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It's My Park Day
Saturday
October 21, 2023

10am to 1pm in Riverside Oval
Riverside Drive at West 156th Street

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Join your neighbors.
Make new friends.
Learn about plants.
Families welcome.
Clean. Mulch. Water. Plant.
Gloves and tools provided.
Refreshments served.

URRA GREETING CARDS ARE NOW AVAILABLE FOR PURCHASE AT:

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65 Jumel Terrace

The Morris-Jumel Mansion is located in Upper Manhattan at 65 Jumel Terrace, a short block which extends from West 160th & West 162nd Streets.

 

It is one block east of St. Nicholas Avenue and one block west of Edgecombe Avenue.

 

Please note that West 161st Street does not extend this far west, but Sylvan Terrace can be entered via a stairway on St. Nicholas Avenue that leads to the entrance.

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There are 4 cards with envelopes per package.

The card depicts the much loved 1937 photograph taken by Berenice Abbott of 857 Riverside Drive, a house built by a member of the Underground Railroad and the only surviving structure of a little-known abolitionist community in Washington Heights.

built: 1851  |  photographed: 1937 by BERENICE ABBOTT
The New York Public Library Digital Collections

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There are 4 cards with envelopes per package.

The card depicts the much loved 1937 photograph taken by Berenice Abbott of 857 Riverside Drive, a house built by a member of the Underground Railroad and the only surviving structure of a little-known abolitionist community in Washington Heights.

built: 1851  |  photographed: 1937 by BERENICE ABBOTT
The New York Public Library Digital Collections

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“Harlem and the Future 2: Preserving Culture & Sustaining Historic Character in a Changing Environment” will discuss the current state of housing, neighborhood character, cultural identity, and houses of worship in a changing environment of city policies, development pressures, and displacement at the intersection of historic preservation.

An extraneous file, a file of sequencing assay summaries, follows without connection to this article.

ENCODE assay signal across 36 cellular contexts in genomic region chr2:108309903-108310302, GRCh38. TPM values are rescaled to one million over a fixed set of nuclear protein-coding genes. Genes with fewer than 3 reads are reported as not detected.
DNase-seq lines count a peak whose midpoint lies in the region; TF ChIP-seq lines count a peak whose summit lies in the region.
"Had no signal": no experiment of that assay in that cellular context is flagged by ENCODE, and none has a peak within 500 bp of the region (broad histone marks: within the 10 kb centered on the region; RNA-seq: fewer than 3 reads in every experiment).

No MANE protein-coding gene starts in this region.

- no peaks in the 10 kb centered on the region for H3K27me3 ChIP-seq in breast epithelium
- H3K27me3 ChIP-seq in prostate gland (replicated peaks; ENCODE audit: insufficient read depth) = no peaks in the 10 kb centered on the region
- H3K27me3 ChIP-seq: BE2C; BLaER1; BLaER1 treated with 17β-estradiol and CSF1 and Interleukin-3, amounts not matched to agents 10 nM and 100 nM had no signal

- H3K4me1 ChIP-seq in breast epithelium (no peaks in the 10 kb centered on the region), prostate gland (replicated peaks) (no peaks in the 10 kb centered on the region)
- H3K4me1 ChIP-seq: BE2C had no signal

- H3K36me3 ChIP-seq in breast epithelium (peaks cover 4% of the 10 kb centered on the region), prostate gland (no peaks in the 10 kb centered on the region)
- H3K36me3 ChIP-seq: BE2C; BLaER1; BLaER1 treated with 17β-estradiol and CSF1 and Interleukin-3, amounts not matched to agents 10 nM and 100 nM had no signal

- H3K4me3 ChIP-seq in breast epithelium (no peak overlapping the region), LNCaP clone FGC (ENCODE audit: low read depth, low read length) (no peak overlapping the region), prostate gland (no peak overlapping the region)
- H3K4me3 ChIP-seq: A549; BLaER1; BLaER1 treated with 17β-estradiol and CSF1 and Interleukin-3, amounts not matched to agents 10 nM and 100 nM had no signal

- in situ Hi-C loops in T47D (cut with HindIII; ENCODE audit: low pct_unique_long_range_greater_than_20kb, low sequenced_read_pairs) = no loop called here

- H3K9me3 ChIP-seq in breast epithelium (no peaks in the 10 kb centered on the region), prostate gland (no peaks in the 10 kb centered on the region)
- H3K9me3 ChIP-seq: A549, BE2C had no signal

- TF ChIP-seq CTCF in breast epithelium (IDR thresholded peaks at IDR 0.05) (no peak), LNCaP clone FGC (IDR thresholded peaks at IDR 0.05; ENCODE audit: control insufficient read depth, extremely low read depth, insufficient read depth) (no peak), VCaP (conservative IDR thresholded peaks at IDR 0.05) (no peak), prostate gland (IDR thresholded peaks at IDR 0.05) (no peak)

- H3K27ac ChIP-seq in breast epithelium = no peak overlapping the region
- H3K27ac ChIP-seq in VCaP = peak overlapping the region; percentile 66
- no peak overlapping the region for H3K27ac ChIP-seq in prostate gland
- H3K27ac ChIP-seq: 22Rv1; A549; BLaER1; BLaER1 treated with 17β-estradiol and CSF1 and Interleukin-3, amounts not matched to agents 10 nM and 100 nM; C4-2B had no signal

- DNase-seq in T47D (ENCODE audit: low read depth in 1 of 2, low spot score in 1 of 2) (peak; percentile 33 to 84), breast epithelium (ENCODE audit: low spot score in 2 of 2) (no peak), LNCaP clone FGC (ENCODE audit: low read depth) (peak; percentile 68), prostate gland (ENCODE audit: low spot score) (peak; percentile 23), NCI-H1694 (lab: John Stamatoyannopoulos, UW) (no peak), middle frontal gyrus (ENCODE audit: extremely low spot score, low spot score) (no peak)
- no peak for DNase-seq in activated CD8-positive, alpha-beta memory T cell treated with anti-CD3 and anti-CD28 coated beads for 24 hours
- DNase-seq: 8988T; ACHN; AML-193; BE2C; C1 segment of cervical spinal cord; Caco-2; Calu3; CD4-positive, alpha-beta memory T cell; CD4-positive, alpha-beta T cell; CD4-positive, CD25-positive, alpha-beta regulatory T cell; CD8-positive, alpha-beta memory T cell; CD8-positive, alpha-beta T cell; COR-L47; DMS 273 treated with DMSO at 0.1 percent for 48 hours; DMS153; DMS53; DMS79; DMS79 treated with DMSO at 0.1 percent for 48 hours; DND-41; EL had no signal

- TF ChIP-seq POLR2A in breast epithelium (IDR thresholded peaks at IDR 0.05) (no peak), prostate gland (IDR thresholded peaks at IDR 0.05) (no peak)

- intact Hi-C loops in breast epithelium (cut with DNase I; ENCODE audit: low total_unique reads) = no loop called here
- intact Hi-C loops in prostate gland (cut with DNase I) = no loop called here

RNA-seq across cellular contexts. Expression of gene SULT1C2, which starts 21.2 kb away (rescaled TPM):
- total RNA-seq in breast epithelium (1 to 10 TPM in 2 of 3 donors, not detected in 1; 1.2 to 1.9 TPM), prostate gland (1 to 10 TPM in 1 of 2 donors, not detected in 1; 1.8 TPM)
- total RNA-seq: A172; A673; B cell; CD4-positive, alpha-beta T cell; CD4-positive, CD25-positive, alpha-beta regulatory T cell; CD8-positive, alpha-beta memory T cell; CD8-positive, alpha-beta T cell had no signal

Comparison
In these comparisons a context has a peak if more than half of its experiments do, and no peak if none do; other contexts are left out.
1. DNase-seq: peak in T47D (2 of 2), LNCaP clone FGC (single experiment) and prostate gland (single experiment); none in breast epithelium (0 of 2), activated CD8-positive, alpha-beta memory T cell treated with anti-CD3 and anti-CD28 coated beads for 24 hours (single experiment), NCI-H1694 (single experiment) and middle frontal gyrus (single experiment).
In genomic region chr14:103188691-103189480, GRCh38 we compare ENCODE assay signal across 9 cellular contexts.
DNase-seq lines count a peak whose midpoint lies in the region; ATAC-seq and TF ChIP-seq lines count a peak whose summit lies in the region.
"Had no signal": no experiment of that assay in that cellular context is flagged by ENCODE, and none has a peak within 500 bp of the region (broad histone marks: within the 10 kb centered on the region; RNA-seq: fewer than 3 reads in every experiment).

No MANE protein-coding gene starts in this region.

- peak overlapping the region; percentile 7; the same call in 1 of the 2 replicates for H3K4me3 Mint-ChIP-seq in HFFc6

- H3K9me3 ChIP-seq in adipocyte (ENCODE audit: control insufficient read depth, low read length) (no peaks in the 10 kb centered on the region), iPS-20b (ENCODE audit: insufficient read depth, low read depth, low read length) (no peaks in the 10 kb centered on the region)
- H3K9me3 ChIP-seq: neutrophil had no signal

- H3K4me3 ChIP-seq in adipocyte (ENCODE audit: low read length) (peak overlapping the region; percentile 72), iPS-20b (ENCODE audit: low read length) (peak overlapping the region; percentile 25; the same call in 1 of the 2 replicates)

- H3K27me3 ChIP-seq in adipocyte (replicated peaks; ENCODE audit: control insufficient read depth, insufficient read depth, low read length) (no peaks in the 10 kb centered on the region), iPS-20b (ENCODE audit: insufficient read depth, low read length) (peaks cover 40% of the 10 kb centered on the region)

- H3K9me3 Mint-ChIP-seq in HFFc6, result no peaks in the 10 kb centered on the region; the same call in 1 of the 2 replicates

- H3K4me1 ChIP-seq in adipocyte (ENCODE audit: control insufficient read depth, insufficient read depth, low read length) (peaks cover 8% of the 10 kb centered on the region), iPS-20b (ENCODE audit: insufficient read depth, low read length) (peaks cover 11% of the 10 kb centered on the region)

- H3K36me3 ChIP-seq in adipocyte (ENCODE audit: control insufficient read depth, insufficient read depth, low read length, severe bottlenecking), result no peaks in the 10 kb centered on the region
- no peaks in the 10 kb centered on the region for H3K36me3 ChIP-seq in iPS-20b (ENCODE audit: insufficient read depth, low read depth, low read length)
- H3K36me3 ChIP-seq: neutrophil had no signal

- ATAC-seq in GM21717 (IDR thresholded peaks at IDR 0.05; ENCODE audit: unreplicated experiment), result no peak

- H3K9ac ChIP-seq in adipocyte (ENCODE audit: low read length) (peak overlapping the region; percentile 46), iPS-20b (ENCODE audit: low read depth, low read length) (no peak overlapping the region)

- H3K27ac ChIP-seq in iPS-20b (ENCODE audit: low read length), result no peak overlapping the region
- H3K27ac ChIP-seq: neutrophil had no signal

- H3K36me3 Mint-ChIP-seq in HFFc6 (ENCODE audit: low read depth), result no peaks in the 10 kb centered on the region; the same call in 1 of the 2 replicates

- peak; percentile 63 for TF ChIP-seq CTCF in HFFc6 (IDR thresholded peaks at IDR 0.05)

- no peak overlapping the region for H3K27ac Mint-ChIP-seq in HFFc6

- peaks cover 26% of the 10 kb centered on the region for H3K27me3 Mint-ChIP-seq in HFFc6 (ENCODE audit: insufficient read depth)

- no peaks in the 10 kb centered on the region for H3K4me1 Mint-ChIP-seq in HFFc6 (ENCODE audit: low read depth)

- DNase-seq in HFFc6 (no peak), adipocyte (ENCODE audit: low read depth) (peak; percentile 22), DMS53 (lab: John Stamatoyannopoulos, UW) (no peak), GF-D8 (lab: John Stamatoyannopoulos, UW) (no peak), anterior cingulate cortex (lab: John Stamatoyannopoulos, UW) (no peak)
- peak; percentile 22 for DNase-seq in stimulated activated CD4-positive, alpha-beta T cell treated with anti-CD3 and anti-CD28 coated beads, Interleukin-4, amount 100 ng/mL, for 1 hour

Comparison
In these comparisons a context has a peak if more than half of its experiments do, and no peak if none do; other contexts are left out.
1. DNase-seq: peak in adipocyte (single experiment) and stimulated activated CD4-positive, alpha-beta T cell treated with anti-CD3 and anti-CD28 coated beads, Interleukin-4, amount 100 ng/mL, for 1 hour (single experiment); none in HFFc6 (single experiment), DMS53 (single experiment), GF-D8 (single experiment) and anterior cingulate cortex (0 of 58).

Harlem One Stop and the West Harlem Community Preservation Organization, with CB9 Manhattan and community partners will host a day-long conference bringing together legislators, housing, community planning, and preservation experts to discuss available resources and tools for community empowerment and creating a sustainable and livable environment for all.

 

This conference targets affordable housing issues, the preservation and rehabilitation of HDFCs, co-ops and homeownership, and the importance of the creative arts as a neighborhood stabilizer and economic driver.

 

A breakout session on Financing Historic Preservation Properties is scheduled for those seeking answers to specific questions or guidance. To attend the break-out session, on-site sign-up is required at the first panel session. Space is limited.

Learn from experts about the potential financial resources available to property-owners to restore, rehabilitate and renovate historic buildings. 

 

Participants will be given opportunities to discuss specific projects.

AIA credits available for conference.

Lite Breakfast and Lunch will be served.

Suggested donation $10

Seniors and Students Free. ID Required at Check-in.

Register here to Save YOUR Spot.  Seating is Limited. FREE

Questions? email info@harlemonestop or call 212-939-9201

 

For more information visit www.westharlemcpo.org or www.harlemonestop.org

This day-long conference is made possible with the generous support of the West Harlem Development Corporation, Harlem Community Development Corporation, and the National Trust for Historic Preservation Saving Places.

SUNDAY
FEBRUARY 26, 2023
12 NOON

THE ARCHIVES AT
ST. PHILIP'S EPISCOPAL CHURCH

presents

THE ANNUAL AFRICAN AMERICAN

LECTURE SERIES

featuring author

JERRY MIKORENDA

America’s First
Freedom Rider:
Elizabeth Jennings,